What the heck was going on?

Chapter Two

It wasn’t long after lunch that we were brought into the gym. Class by class, all four hundred of us. As eighth graders, we got the benches in the back. The sevens were on the floor in front of us, the sixes in front of them and then the fives right in front of the stage.

I watched a couple of fifth graders settling onto the gym floor. They looked so young. It was hard to imagine I was ever that small. The start of fifth grade seemed like a lifetime ago. Now we were at the other end of middle school. In three months our time here would be over, and we would all be going off in different directions and to different high schools. A few eighth graders were even moving away after the school year ended.

Mrs. Reynolds came onto the stage, followed by our vice-principal and then Isaac and Jenna. As student council president and vice-president, they typically sat up there during assemblies. Isaac waved at the crowd as he crossed the stage. There was nothing he liked better than an audience.

Mrs. Reynolds came to the podium. Teachers all over the gym shushed their classes, and soon there was silence.

“Good afternoon, everyone,” she began. “I want to thank you for your quiet and orderly entrance to this emergency assembly.”

Emergency? What was the emergency? I hated emergencies. I hated anything I couldn’t predict. But I suspected I knew what this might be about.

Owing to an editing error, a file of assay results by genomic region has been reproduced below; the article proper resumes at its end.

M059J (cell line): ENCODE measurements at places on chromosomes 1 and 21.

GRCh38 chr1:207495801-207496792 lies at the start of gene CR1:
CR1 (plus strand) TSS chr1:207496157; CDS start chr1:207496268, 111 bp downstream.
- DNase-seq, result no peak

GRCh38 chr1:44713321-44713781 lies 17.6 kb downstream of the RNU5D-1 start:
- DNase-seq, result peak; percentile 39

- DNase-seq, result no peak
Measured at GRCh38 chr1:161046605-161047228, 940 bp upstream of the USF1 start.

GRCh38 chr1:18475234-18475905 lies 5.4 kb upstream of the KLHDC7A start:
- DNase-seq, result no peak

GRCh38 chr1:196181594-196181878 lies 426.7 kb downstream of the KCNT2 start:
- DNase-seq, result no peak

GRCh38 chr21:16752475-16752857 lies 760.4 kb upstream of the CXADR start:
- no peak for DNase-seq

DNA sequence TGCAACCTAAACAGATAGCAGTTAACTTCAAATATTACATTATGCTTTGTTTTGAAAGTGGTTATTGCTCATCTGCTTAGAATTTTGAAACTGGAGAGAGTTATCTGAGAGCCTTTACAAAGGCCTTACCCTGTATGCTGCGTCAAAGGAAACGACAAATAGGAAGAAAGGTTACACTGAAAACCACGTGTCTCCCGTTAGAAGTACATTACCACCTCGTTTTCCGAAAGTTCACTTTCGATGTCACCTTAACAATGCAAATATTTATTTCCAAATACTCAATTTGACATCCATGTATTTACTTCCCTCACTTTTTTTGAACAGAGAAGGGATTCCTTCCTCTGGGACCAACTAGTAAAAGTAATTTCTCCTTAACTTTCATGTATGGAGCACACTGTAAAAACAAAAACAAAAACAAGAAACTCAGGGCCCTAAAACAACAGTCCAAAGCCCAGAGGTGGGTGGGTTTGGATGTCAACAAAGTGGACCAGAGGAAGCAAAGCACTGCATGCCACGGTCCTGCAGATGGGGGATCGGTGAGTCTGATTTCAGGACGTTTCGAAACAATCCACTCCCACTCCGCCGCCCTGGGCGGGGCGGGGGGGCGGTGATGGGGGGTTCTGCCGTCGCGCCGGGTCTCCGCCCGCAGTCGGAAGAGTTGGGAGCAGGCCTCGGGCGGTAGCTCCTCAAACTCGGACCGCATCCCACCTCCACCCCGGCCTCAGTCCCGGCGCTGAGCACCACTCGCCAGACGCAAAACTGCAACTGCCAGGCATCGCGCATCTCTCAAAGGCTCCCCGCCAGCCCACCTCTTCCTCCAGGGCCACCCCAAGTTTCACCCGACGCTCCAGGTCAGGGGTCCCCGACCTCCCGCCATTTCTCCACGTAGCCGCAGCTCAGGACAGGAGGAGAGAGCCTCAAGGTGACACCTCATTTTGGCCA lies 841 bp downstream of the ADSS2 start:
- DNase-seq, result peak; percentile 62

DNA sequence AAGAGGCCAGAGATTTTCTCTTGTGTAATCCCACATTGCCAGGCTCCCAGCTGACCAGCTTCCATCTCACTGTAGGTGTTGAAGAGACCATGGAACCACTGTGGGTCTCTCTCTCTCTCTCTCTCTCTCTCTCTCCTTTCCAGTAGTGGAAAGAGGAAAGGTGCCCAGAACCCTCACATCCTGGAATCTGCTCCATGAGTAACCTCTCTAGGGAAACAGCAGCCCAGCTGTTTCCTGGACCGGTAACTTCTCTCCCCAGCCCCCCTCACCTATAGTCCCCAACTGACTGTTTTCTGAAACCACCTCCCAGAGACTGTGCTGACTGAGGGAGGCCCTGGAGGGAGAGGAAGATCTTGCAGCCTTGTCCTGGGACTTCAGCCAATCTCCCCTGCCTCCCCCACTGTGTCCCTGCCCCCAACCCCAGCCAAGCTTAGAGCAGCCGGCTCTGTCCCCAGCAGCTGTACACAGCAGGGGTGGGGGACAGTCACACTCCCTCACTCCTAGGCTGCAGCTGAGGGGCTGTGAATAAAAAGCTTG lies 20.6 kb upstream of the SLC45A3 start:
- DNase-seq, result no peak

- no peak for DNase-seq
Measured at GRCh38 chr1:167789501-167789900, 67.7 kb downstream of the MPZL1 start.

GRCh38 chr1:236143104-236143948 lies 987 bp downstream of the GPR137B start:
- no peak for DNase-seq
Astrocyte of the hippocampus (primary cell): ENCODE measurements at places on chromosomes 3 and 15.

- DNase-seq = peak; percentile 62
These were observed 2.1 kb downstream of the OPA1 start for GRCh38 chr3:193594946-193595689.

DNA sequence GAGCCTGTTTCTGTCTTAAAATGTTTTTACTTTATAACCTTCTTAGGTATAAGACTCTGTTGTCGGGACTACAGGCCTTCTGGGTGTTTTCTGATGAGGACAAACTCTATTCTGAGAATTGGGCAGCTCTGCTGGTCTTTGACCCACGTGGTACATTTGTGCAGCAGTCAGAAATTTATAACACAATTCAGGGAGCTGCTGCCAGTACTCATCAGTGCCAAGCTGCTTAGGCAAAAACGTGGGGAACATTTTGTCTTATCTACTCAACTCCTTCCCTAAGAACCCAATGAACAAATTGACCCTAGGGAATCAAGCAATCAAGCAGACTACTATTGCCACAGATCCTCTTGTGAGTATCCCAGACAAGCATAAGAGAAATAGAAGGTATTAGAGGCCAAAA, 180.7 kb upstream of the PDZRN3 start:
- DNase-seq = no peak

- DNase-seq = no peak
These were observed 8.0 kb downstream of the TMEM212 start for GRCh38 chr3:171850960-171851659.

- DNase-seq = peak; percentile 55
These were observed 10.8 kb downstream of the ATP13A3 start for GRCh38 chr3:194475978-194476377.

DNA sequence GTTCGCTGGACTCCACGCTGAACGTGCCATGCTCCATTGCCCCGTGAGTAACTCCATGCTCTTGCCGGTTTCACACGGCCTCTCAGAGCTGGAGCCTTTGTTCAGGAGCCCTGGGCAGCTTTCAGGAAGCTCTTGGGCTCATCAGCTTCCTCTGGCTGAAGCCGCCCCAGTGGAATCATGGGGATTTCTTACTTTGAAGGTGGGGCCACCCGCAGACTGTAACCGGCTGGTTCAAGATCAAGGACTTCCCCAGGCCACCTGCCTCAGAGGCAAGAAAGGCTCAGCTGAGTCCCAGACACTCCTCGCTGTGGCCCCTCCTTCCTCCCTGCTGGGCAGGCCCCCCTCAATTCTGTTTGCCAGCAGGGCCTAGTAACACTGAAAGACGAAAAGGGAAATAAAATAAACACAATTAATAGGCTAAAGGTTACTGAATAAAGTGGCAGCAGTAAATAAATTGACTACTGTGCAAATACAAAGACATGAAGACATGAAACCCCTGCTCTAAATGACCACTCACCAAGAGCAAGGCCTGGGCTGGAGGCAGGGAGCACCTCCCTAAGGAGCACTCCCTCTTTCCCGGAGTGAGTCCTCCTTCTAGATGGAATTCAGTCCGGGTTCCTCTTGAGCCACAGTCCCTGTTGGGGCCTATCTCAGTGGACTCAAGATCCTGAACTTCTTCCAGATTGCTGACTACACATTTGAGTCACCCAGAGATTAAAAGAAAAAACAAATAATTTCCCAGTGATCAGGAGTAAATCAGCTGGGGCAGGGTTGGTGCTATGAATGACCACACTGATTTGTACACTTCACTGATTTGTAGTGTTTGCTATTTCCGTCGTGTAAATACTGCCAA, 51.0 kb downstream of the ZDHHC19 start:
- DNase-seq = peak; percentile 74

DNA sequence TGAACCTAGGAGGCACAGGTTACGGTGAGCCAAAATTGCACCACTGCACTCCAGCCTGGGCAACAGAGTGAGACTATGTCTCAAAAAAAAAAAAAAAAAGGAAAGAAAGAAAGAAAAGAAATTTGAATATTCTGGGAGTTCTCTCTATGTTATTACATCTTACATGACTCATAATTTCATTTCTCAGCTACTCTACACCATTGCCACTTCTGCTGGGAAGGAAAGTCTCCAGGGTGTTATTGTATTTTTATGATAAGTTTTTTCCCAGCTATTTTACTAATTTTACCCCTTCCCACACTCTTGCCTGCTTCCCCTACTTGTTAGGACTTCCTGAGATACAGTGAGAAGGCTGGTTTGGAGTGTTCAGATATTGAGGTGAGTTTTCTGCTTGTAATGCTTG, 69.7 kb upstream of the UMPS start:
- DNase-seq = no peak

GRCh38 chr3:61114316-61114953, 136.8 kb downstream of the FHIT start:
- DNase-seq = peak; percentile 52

“As you are all aware, there has been growing concern about the spread of a virus that causes a disease known as COVID-19.”

I knew all about this virus. It had become a big part of family discussions at dinner. It was also the reason our vacation had been canceled. I also knew that many of the kids didn’t seem to know much about it. Mrs. Reynolds talked about health officers and government guidelines. Finally she mentioned spring break.

“We have made some changes to the upcoming spring-break schedule.”

The room was suddenly filled with the mumbling of conversation as everyone tried to guess what came next. Mrs. Reynolds stopped talking and waited. She raised a hand, and the gym went silent again.

“As you know, tomorrow was meant to be our last day of school before the break. However, this year the break will start one day early. There will be no school tomorrow.”

A gigantic cheer went up from the students. We were getting an extra day off!

Mrs. Reynolds raised her hand again, and the teachers worked to quiet their classes.

“Everybody, listen!” Miss Fernandez said. “This is important.”

It got quiet again.

“As part of district plans to create more of what they’re calling social or physical distancing, all schools in the area will be closed for three weeks instead of just one.”